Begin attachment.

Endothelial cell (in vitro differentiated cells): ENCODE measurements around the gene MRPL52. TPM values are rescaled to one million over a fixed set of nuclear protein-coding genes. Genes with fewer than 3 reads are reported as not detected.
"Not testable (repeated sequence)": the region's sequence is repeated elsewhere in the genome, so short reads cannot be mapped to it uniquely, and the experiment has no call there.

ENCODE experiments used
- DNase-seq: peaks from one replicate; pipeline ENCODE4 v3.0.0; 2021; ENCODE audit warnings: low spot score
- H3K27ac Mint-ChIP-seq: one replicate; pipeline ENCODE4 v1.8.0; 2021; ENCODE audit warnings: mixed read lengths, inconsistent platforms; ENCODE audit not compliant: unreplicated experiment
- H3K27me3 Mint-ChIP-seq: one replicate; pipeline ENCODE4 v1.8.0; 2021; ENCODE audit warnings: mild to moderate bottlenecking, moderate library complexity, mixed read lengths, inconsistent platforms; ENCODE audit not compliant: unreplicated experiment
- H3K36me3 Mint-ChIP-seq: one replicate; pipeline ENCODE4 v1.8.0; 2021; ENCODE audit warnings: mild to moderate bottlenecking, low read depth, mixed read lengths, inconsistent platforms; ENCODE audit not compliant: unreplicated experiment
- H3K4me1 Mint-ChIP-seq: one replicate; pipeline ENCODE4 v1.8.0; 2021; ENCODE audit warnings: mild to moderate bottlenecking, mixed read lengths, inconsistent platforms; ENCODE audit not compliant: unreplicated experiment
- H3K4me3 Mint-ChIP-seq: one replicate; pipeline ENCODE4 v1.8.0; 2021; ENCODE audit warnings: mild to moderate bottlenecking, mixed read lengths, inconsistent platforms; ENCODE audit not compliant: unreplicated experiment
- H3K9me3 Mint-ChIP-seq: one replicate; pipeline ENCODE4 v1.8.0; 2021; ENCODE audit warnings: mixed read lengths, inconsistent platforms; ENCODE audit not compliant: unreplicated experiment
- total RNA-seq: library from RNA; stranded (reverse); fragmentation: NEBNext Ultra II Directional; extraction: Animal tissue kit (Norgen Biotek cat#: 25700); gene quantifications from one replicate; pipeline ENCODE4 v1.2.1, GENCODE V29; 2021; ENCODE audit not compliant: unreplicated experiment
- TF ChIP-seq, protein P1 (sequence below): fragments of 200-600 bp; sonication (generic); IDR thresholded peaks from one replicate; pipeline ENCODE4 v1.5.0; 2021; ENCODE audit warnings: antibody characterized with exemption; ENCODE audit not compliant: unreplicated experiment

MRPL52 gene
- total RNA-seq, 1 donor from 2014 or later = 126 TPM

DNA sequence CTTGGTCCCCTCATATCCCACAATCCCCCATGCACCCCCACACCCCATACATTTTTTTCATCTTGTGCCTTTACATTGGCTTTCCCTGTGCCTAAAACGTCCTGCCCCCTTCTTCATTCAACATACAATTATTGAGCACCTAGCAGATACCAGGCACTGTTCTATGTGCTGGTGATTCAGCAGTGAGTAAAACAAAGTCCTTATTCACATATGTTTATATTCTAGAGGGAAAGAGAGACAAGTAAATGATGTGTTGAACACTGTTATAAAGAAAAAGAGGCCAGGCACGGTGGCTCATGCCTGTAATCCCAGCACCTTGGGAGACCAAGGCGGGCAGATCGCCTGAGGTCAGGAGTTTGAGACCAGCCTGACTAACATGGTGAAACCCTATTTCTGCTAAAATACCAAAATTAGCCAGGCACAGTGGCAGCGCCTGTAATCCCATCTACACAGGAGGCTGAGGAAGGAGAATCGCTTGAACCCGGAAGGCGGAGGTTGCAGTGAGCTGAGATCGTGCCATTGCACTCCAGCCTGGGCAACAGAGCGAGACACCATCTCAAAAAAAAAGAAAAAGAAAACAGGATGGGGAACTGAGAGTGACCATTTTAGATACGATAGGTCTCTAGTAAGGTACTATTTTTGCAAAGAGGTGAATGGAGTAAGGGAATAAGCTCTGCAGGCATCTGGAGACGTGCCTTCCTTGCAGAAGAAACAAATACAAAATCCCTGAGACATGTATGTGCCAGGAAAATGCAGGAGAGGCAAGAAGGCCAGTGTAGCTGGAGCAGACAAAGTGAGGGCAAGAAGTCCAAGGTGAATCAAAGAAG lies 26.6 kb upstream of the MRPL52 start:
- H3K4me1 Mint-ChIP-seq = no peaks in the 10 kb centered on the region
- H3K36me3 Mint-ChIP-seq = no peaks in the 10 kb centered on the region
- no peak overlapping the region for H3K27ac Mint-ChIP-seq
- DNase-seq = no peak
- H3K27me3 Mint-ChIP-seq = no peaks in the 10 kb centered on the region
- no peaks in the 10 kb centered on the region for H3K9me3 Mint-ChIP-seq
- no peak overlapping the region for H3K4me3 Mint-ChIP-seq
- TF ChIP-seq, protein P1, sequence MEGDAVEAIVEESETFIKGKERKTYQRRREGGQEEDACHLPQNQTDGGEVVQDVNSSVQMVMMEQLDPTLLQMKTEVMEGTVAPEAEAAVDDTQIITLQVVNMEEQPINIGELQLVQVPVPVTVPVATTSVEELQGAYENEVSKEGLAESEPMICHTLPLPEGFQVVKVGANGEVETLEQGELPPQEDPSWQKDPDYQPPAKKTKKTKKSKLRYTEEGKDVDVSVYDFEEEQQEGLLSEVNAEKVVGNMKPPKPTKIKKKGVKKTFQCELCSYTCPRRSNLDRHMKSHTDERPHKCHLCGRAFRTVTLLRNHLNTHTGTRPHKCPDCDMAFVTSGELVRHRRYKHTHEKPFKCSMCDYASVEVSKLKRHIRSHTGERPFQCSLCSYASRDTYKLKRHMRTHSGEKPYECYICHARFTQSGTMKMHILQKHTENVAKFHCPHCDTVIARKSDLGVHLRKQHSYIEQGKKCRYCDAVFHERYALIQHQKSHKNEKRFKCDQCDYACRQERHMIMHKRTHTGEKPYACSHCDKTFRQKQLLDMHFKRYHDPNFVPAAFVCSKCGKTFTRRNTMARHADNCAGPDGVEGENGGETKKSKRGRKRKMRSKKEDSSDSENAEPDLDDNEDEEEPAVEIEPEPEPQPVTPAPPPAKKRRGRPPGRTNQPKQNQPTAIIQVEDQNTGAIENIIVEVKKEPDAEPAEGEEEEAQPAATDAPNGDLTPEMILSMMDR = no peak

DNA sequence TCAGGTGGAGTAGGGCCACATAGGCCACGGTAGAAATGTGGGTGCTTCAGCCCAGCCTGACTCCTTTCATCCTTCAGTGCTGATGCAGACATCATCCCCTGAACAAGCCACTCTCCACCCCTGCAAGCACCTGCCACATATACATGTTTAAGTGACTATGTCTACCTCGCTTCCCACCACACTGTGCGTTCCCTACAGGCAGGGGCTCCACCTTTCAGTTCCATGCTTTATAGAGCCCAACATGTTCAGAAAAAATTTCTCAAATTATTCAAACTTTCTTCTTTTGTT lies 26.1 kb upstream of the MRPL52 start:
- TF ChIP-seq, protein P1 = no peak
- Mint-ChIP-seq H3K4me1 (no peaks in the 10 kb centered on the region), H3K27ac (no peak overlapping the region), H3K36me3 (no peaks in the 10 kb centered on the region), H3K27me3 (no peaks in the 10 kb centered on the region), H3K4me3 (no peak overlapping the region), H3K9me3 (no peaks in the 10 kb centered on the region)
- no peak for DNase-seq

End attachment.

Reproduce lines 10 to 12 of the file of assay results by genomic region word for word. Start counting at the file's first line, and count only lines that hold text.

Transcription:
- H3K9me3 Mint-ChIP-seq: one replicate; pipeline ENCODE4 v1.8.0; 2021; ENCODE audit warnings: mixed read lengths, inconsistent platforms; ENCODE audit not compliant: unreplicated experiment
- total RNA-seq: library from RNA; stranded (reverse); fragmentation: NEBNext Ultra II Directional; extraction: Animal tissue kit (Norgen Biotek cat#: 25700); gene quantifications from one replicate; pipeline ENCODE4 v1.2.1, GENCODE V29; 2021; ENCODE audit not compliant: unreplicated experiment
- TF ChIP-seq, protein P1 (sequence below): fragments of 200-600 bp; sonication (generic); IDR thresholded peaks from one replicate; pipeline ENCODE4 v1.5.0; 2021; ENCODE audit warnings: antibody characterized with exemption; ENCODE audit not compliant: unreplicated experiment